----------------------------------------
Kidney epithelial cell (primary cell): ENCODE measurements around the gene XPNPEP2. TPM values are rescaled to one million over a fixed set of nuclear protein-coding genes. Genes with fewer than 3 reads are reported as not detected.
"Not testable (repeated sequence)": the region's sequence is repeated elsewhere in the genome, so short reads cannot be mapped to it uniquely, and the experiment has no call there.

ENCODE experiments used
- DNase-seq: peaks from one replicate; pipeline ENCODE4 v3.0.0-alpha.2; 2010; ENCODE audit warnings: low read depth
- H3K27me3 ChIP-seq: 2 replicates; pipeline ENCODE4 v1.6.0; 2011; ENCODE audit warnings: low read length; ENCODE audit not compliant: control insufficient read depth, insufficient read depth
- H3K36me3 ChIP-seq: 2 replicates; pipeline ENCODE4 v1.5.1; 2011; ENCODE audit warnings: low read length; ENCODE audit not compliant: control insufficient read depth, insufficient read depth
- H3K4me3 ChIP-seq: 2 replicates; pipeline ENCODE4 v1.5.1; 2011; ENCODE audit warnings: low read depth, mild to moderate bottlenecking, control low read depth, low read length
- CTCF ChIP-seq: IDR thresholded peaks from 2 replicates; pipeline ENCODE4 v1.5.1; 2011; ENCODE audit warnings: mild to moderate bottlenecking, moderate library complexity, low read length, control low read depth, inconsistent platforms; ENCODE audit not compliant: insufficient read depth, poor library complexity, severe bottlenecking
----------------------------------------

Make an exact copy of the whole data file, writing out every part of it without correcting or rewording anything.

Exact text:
Kidney epithelial cell (primary cell): ENCODE measurements around the gene XPNPEP2. TPM values are rescaled to one million over a fixed set of nuclear protein-coding genes. Genes with fewer than 3 reads are reported as not detected.
"Not testable (repeated sequence)": the region's sequence is repeated elsewhere in the genome, so short reads cannot be mapped to it uniquely, and the experiment has no call there.

ENCODE experiments used
- DNase-seq: peaks from one replicate; pipeline ENCODE4 v3.0.0-alpha.2; 2010; ENCODE audit warnings: low read depth
- H3K27me3 ChIP-seq: 2 replicates; pipeline ENCODE4 v1.6.0; 2011; ENCODE audit warnings: low read length; ENCODE audit not compliant: control insufficient read depth, insufficient read depth
- H3K36me3 ChIP-seq: 2 replicates; pipeline ENCODE4 v1.5.1; 2011; ENCODE audit warnings: low read length; ENCODE audit not compliant: control insufficient read depth, insufficient read depth
- H3K4me3 ChIP-seq: 2 replicates; pipeline ENCODE4 v1.5.1; 2011; ENCODE audit warnings: low read depth, mild to moderate bottlenecking, control low read depth, low read length
- CTCF ChIP-seq: IDR thresholded peaks from 2 replicates; pipeline ENCODE4 v1.5.1; 2011; ENCODE audit warnings: mild to moderate bottlenecking, moderate library complexity, low read length, control low read depth, inconsistent platforms; ENCODE audit not compliant: insufficient read depth, poor library complexity, severe bottlenecking